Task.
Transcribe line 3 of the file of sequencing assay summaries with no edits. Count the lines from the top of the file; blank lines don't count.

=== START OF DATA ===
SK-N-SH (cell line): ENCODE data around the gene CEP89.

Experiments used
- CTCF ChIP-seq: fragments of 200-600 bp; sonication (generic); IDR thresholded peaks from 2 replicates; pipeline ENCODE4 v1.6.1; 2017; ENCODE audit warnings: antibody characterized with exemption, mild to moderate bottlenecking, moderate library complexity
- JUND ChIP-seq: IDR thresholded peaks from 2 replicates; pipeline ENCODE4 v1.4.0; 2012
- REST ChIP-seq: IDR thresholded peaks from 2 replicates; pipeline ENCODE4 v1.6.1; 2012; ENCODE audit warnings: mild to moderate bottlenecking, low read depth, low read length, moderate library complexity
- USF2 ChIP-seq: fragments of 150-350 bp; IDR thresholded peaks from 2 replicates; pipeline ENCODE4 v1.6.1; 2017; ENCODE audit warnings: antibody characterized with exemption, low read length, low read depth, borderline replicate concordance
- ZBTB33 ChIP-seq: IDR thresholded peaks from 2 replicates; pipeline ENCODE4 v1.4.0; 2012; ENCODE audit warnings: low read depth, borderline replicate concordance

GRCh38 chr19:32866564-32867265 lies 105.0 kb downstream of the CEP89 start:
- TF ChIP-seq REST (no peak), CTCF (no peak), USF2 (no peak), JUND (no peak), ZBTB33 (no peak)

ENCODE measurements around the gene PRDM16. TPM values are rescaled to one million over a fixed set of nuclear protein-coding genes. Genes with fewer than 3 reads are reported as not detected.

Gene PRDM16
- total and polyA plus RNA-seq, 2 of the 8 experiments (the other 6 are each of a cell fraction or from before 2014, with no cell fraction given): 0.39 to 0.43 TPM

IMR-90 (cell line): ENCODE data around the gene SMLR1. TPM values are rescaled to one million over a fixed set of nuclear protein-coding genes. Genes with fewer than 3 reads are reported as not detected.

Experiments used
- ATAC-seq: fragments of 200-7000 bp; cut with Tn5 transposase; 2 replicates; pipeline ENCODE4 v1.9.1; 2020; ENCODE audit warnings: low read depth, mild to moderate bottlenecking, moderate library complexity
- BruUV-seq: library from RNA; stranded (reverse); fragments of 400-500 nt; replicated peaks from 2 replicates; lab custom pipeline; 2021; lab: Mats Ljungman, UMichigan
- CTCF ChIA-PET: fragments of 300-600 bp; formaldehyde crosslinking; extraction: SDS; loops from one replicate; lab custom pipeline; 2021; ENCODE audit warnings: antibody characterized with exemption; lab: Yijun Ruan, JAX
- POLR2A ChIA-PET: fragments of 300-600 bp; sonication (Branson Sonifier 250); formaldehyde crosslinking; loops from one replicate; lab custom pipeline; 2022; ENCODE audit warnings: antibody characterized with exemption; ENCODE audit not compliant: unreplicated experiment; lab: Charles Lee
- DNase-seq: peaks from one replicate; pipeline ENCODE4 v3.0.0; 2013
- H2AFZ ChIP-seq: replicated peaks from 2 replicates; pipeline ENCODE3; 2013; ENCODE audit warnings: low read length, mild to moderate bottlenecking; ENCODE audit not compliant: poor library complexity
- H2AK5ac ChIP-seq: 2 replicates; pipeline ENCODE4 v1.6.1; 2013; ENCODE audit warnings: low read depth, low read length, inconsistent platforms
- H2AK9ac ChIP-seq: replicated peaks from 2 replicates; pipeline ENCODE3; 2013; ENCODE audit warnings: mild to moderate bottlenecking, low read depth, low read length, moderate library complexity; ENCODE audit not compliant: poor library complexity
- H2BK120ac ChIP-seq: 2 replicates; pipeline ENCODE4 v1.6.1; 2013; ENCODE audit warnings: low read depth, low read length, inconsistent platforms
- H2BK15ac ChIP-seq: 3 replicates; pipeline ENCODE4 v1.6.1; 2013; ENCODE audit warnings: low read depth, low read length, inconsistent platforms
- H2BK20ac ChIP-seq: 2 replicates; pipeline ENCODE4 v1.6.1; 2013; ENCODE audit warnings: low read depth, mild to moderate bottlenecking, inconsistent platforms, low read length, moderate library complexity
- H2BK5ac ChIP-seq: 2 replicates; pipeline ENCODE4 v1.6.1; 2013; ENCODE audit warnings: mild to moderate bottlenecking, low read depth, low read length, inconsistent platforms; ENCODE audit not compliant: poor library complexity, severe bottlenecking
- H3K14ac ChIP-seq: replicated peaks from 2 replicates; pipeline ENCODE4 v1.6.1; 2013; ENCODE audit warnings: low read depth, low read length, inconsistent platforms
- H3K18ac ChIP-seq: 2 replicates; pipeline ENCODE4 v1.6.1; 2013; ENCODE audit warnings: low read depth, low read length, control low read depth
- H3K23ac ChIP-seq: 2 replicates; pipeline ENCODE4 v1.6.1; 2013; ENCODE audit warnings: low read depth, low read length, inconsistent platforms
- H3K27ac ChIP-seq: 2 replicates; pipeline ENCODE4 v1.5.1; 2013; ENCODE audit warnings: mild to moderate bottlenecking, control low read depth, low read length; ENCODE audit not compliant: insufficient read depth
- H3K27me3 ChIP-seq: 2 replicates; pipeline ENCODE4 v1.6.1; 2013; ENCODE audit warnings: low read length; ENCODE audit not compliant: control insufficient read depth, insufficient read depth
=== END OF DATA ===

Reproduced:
- CTCF ChIP-seq: fragments of 200-600 bp; sonication (generic); IDR thresholded peaks from 2 replicates; pipeline ENCODE4 v1.6.1; 2017; ENCODE audit warnings: antibody characterized with exemption, mild to moderate bottlenecking, moderate library complexity